Tag Archives: obligation

The Tax Scrabble

It’s tax time, again!  We are all caught up in the scrabble and scramble of taxes.  Sorting and assembling all those papers and numbers for our tax preparers.  It’s a time when your actual relationship with money becomes apparent. If you want to see it, that is.

We have all sorts of ways of responding to this ‘opportunity’.

Some people still practice the “put all the receipts in a shopping bag” method, much to the chagrin of their tax person!  That’s the extreme end of the spectrum.  It’s the total Ostrich scrabblestrategy.  The message is “I’m not looking, not at all!”  And, if that’s what you do, then it is going on all year long between you and money.  Not just at tax time.  In terms of the Scrabble game, you get no points because you don’t even look at the tiles.

Most of us do, however, do some sorting and compiling.  The question here then becomes are you actually noticing what is going on as you do that?  How much did you make last year?  Did you track all the deductible expenses so you could actually take advantage of them?  It’s our individual task to get the numbers to the tax preparer.

Taxes are an obligation, and we want our money obligations to be as low as is reasonable.  When it comes to taxes, that means taking full advantage of all the allowable deductions.  Sometimes it seems silly in the moment.  What does the mileage on this trip to a business meeting matter?  It matters in terms of money (57.5 cents per mile for 2015) and in terms of your relationship with money.  Are you paying attention, are you honoring what you are doing with this stuff you have worked so hard to get?  Are you paying attention?  Are you keeping the obligation part as low as is reasonable, so that you have more to fund the fun stuff?  That’s what it’s really about, isn’t it?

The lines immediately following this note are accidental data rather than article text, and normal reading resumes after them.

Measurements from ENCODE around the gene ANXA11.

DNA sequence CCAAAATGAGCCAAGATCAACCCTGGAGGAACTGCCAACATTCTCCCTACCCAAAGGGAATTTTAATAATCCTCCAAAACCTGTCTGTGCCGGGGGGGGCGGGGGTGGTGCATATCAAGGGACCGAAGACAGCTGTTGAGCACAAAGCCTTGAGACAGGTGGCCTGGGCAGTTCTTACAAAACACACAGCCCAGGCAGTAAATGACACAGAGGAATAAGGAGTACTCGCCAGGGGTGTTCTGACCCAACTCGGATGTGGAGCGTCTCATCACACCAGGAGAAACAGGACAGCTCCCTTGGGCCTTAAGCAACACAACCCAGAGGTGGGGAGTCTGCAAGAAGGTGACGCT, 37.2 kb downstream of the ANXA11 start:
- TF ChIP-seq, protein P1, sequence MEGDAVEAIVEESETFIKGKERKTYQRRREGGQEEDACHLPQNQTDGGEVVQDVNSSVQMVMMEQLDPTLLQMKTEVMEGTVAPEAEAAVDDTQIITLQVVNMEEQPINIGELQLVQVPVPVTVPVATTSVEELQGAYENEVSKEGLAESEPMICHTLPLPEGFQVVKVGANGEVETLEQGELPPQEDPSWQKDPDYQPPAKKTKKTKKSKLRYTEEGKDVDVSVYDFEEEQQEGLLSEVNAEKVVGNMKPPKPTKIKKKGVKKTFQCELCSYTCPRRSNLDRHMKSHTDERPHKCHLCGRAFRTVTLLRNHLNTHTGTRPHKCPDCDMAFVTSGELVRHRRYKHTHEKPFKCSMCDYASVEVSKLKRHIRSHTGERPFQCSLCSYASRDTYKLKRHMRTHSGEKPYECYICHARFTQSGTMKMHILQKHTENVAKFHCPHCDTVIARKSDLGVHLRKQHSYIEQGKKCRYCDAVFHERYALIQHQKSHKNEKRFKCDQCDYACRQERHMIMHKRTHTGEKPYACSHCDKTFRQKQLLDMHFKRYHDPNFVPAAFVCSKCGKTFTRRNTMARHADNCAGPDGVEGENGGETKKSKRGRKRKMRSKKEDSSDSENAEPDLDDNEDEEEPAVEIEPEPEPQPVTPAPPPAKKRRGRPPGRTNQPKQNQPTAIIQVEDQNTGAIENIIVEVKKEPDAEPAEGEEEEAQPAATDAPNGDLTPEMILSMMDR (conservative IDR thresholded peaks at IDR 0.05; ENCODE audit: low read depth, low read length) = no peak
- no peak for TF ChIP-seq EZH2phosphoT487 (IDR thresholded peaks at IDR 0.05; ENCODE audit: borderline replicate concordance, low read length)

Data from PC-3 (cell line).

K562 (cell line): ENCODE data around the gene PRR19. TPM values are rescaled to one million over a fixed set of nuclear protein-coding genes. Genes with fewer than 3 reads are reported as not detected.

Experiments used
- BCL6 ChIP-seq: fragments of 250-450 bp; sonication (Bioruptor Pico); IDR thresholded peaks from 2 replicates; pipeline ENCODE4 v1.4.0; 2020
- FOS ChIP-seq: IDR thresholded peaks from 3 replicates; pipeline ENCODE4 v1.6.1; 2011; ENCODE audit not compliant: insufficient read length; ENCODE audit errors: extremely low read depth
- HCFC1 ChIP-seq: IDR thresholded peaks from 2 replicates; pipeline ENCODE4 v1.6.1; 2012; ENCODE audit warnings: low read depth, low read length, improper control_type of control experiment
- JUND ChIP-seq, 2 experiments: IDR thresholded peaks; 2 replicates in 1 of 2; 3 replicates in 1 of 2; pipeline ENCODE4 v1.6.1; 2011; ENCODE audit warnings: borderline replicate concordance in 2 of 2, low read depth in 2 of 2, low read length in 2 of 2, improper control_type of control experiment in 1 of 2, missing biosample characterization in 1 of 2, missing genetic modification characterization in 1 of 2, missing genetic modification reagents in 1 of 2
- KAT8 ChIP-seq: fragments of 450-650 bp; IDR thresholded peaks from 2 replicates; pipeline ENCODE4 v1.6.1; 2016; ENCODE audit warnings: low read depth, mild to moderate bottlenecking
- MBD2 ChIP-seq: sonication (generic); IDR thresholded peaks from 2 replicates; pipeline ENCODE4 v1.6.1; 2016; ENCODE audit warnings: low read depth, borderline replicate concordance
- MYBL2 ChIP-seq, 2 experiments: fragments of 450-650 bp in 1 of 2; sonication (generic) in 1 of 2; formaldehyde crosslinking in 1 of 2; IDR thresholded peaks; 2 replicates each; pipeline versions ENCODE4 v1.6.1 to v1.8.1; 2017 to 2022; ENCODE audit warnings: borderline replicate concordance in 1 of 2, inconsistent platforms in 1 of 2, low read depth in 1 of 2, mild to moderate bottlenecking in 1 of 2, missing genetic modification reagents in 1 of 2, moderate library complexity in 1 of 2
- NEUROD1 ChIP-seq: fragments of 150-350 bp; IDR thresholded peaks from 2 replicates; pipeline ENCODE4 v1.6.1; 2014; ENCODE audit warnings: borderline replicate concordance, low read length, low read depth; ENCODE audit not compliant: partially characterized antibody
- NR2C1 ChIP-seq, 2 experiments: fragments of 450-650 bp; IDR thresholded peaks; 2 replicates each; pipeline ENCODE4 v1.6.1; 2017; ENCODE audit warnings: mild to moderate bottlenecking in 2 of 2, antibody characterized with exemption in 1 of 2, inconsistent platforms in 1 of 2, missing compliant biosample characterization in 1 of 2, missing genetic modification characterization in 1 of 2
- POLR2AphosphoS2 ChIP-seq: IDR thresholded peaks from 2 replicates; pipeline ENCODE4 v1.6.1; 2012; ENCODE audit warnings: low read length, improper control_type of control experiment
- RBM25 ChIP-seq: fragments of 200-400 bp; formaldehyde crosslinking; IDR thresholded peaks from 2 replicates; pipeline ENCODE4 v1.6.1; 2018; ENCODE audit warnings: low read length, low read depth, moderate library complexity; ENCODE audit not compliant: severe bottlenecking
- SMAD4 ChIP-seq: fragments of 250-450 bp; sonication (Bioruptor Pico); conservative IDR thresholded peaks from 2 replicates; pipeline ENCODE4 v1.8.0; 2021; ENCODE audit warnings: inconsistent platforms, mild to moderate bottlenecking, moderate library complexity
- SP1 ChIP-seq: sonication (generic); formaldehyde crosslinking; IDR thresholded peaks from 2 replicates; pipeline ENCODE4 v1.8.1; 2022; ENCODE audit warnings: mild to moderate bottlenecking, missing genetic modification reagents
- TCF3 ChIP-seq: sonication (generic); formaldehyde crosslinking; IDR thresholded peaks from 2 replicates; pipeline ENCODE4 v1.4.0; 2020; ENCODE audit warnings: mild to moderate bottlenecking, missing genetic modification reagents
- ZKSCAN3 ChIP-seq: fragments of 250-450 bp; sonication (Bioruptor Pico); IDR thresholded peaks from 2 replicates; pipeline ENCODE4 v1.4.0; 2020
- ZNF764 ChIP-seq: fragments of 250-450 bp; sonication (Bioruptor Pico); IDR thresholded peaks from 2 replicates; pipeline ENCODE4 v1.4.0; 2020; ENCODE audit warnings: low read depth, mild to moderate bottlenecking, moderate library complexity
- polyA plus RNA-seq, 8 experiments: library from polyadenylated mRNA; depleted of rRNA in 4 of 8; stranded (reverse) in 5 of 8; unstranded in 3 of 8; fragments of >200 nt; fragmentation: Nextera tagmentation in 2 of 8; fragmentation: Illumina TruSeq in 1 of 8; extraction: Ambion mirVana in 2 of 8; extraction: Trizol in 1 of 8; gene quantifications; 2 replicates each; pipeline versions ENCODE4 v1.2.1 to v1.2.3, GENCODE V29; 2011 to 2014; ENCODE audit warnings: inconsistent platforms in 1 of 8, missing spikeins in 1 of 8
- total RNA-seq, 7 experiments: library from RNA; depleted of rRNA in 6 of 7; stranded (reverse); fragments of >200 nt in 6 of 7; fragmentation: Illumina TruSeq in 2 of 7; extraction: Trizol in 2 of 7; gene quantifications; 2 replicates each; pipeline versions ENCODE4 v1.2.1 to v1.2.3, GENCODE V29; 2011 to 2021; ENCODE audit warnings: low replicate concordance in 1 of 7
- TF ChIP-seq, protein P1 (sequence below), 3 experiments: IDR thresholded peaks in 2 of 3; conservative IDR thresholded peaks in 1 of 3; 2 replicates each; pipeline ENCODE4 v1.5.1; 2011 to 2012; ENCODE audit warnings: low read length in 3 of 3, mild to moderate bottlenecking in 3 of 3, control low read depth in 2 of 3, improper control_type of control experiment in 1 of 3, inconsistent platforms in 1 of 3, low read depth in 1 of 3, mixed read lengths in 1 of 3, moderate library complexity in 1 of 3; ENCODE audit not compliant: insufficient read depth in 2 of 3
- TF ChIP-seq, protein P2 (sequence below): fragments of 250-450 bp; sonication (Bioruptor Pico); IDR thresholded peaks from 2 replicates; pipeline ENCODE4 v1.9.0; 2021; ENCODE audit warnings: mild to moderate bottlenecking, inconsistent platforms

In our Scrabble analogy, if we aren’t taking advantage of all the deductions it would be like not replenishing our tiles before the next hand.

Can you go too far in this?  Can it become an obsession?   Well, yes, of course it can.  Anything can, even Scrabble.  🙂  It’s up to you to know when you have fallen into the other extreme.  Do you try to control every aspect or your money?  Or maybe you try to control how your partner spends?  It’s all very telling.  We just have to be willing to see what money is telling us.  If you just couldn’t tear yourself away from the Scrabble board you’d know you were in trouble.  What would that signal look like for you around money?

I’ve got one more new clue in the Tax Scrabble game.  It’s to review your return.  In our Scrabble analogy, it’s like looking for misspelled words.  No, you can’t figure out the actual taxes. What you can do instead is make sure the right numbers were used.  Okay, I know, I’m a recovering accountant.  I actually do this.  I look at the return and make sure the numbers jive back to the W2, 1099’s, and whatever else I know.  And, unfortunately, the truth is that I have often found mistakes.  The irony is that finding these mistakes has always saved me money.  This is a step no one wants to do, and yet it is very important.  Your tax preparer may support you in an audit, but they won’t be paying the additional tax, penalty or interest.  You will.

What does winning this game look like to me?  It looks like owing or getting back less than $1,000.  That means I’ve been using my money effectively, not letting the IRS hold it for me.  It means really being clear on what the earnings and deductions are.  Taking advantage of all that is allowed.  Honoring my money, and being clear on what I’m choosing to do with it, and paying attention to what it’s telling me.

Tax time is a great time to do that.  What you learn from last year, can still be applied to this year.  Who knows, you may land on a Triple Word Score if you are paying attention!

Ka-ching

Shell